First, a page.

Feather samples from the oiled birds sent to a California state lab confirmed that the oil came from the S.S. Jacob Luckenbach that sank in 180 feet of water on July 14, 1953 about 17 miles west-southwest of San Francisco’s Golden Gate Bridge. This cargo vessel was loaded with 457,000 gallons of bunker fuel. It has been leaking sporadically over the years – especially during winter months when strong currents bring oil to the ocean’s surface.

The California Department of Fish and Wildlife (CDFW) Office of Spill Prevention and Response (OSPR) announced these findings late last week.

Luckenbach sank 17 miles off San Francisco coast in 1953 and has been leaking oil ever since.

Luckenbach sank 17 miles off San Francisco coast in 1953 and has been leaking oil ever since.

In early 2002, oil associated with several “mystery spills” was first linked to the Luckenbach. These included the Point Reyes Tarball Incidents of winter 1997-1998 and the San Mateo Mystery Spill of 2001-2002.

Over the years, Bird Rescue estimates it has treated thousands of “mystery spill” birds.

“Bird Rescue has shouldered much of the cost of caring for these oiled birds, going back many years.” said Bergeron. “The oceans are becoming less and less hospitable for birds and other marine wildlife, even without these toxins. We step up to help because we believe every bird matters, and we’re grateful for the incredible community support we get.”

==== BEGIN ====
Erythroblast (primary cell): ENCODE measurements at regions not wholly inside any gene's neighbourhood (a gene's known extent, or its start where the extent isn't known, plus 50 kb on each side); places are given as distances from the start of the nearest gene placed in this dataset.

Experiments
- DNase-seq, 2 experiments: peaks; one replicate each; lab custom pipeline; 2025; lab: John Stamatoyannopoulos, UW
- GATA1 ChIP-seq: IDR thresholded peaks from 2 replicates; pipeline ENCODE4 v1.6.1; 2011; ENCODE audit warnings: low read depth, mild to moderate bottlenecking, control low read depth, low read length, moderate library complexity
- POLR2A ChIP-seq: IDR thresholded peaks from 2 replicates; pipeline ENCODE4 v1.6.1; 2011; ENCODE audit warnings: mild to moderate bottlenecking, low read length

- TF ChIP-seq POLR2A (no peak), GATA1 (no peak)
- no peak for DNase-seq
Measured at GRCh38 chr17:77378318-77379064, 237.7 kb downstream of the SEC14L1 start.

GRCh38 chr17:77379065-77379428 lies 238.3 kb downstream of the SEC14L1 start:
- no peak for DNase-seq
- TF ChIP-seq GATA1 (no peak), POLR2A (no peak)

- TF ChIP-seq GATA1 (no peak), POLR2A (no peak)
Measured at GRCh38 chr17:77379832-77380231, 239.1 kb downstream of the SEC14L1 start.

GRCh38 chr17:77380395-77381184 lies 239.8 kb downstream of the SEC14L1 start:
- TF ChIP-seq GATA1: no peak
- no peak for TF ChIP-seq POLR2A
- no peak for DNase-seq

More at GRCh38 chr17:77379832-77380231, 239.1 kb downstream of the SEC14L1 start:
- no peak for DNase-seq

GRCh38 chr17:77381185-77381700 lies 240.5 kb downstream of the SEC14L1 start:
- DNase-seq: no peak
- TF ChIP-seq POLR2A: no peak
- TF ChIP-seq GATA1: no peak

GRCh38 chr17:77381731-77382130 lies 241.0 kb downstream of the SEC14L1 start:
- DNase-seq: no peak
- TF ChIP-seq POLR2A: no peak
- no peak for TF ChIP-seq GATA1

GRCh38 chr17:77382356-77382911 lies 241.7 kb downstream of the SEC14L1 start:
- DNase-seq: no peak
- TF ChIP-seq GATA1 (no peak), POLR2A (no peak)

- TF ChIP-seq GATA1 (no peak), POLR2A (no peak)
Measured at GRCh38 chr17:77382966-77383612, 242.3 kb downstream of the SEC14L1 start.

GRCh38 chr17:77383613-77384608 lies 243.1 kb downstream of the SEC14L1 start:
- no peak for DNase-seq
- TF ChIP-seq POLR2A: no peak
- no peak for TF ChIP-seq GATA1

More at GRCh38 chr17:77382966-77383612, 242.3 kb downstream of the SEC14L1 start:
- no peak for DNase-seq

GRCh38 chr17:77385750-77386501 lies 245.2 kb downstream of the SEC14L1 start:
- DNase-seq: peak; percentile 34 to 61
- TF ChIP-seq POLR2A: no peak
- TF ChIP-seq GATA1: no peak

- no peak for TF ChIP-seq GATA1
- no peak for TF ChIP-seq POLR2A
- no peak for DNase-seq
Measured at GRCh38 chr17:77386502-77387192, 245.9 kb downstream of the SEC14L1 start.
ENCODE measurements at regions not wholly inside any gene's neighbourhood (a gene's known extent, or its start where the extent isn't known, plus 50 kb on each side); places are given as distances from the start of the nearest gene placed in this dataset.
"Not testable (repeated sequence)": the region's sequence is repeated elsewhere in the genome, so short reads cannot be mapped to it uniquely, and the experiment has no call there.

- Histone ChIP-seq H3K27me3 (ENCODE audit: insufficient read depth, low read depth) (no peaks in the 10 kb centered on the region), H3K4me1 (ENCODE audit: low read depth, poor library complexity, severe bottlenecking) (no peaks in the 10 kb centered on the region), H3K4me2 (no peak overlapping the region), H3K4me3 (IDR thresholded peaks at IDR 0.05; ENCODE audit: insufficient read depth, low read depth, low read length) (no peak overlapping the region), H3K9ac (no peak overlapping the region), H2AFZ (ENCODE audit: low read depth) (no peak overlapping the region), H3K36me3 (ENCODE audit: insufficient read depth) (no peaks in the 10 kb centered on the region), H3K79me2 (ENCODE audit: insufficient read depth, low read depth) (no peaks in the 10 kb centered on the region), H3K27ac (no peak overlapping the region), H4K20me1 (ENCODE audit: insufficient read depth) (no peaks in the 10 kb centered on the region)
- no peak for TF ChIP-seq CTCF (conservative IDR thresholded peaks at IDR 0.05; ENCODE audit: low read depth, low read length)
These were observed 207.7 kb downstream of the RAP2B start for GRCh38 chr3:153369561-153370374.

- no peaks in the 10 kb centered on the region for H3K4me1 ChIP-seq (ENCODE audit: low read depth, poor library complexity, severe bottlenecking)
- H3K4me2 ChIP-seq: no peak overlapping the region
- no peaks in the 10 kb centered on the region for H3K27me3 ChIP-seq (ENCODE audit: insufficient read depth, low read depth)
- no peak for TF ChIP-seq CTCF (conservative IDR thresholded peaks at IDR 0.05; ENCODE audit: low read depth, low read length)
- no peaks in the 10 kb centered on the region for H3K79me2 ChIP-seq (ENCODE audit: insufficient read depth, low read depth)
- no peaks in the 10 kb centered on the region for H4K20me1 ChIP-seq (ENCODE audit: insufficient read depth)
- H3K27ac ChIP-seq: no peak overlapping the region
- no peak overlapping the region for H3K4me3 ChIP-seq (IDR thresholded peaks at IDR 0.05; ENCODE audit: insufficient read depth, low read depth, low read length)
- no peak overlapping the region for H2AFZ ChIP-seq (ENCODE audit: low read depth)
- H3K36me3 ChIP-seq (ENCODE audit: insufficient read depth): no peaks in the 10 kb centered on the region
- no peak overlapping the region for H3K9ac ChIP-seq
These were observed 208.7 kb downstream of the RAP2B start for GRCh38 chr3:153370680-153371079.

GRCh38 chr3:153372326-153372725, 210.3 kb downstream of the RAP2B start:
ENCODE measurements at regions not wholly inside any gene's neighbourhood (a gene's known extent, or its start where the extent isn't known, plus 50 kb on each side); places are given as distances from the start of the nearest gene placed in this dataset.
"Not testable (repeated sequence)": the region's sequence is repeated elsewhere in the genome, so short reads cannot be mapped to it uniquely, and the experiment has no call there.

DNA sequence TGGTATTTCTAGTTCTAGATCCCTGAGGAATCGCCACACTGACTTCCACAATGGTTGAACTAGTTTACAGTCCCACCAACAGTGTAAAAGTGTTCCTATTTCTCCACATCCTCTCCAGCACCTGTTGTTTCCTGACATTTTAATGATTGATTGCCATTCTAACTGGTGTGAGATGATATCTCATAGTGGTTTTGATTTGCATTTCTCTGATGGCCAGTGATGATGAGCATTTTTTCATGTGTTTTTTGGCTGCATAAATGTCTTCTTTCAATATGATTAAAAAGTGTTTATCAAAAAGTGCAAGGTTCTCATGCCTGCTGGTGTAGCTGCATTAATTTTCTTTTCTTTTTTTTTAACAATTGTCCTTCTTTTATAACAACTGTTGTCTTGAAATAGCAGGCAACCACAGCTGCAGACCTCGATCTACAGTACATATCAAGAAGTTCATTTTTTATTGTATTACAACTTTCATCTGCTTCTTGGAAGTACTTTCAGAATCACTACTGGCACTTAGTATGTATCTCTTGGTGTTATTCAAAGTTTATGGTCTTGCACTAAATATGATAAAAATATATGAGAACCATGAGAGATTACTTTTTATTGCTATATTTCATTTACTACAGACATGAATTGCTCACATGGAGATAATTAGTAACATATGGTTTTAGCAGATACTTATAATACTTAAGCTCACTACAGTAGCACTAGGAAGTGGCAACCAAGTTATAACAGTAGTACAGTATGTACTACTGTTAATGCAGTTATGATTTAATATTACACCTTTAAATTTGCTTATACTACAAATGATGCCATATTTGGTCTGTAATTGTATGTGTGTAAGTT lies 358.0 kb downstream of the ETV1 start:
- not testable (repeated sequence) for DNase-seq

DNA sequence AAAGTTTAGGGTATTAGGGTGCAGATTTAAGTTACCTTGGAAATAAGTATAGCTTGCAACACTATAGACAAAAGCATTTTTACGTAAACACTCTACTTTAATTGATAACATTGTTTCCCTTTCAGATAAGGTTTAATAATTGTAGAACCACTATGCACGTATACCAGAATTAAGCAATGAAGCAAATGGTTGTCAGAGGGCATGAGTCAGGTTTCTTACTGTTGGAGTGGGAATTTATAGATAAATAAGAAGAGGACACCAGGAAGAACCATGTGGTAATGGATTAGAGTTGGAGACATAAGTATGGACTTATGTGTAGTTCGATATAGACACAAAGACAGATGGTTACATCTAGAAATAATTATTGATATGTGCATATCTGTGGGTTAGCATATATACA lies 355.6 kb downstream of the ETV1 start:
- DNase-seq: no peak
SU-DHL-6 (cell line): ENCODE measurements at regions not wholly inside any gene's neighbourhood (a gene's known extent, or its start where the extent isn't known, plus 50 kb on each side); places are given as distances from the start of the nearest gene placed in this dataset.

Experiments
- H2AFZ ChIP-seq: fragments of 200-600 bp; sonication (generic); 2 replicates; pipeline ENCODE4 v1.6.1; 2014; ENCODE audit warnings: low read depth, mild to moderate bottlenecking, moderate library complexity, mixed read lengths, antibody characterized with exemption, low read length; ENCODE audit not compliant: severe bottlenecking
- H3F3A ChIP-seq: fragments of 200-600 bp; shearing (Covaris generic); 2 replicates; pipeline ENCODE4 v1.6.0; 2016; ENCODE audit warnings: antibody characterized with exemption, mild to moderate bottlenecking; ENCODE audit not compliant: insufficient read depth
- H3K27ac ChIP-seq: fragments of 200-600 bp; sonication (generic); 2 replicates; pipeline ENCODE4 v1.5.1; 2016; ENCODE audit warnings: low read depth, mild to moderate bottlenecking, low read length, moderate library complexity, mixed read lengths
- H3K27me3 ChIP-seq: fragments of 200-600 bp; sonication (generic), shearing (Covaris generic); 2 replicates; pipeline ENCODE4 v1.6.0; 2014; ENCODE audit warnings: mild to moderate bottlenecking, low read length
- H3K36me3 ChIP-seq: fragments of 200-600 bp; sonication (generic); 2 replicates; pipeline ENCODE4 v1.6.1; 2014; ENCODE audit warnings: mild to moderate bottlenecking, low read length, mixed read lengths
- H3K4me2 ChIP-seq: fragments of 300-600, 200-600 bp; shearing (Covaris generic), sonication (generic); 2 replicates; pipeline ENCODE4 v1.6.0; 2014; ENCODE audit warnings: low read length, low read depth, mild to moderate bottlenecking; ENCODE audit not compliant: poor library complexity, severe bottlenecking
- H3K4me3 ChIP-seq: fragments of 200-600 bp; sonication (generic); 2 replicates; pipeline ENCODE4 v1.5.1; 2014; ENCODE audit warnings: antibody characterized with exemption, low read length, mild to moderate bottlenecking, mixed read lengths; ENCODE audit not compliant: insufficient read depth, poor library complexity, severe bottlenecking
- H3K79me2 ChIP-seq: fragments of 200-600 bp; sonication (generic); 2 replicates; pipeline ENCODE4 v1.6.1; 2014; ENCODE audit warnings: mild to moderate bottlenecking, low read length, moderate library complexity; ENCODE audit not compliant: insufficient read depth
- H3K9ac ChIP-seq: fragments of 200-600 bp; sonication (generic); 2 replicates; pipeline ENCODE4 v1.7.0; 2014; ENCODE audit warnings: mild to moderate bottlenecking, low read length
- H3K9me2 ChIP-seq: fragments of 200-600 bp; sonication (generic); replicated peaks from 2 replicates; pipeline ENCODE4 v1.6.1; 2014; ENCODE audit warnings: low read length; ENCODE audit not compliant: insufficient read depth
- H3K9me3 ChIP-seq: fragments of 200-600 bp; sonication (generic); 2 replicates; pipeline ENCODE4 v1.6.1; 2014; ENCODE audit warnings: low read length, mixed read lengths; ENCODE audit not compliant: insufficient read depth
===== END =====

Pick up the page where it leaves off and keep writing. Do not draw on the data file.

By September 2002, the U.S. Coast Guard and the trustees removed more than 100,000 gallons of the fuel oil from the vessel and sealed the remaining oil inside the vessel – including some 29,000 gallons that was inaccessible to be pumped out of the ship’s tanks.

What to do if you observe oiled wildlife

Anyone observing oiled wildlife should not approach or touch the animals. Please report the exact location and condition of the animal to Oiled Wildlife Care Network at (877) 823-6926.

How oil affects birds

When oil sticks to a bird’s feathers, it causes them to mat and separate, impairing waterproofing and exposing the animal’s sensitive skin to extremes in temperature. This can result in hypothermia, meaning the bird becomes cold, or hyperthermia, which results in overheating. Instinctively, the bird tries to get the oil off its feathers by preening, which results in the animal ingesting the oil and causing severe damage to its internal organs. In this emergency situation, the focus on preening overrides all other natural behaviors, including evading predators and feeding, making the bird vulnerable to secondary health problems such as severe weight loss, anemia and dehydration.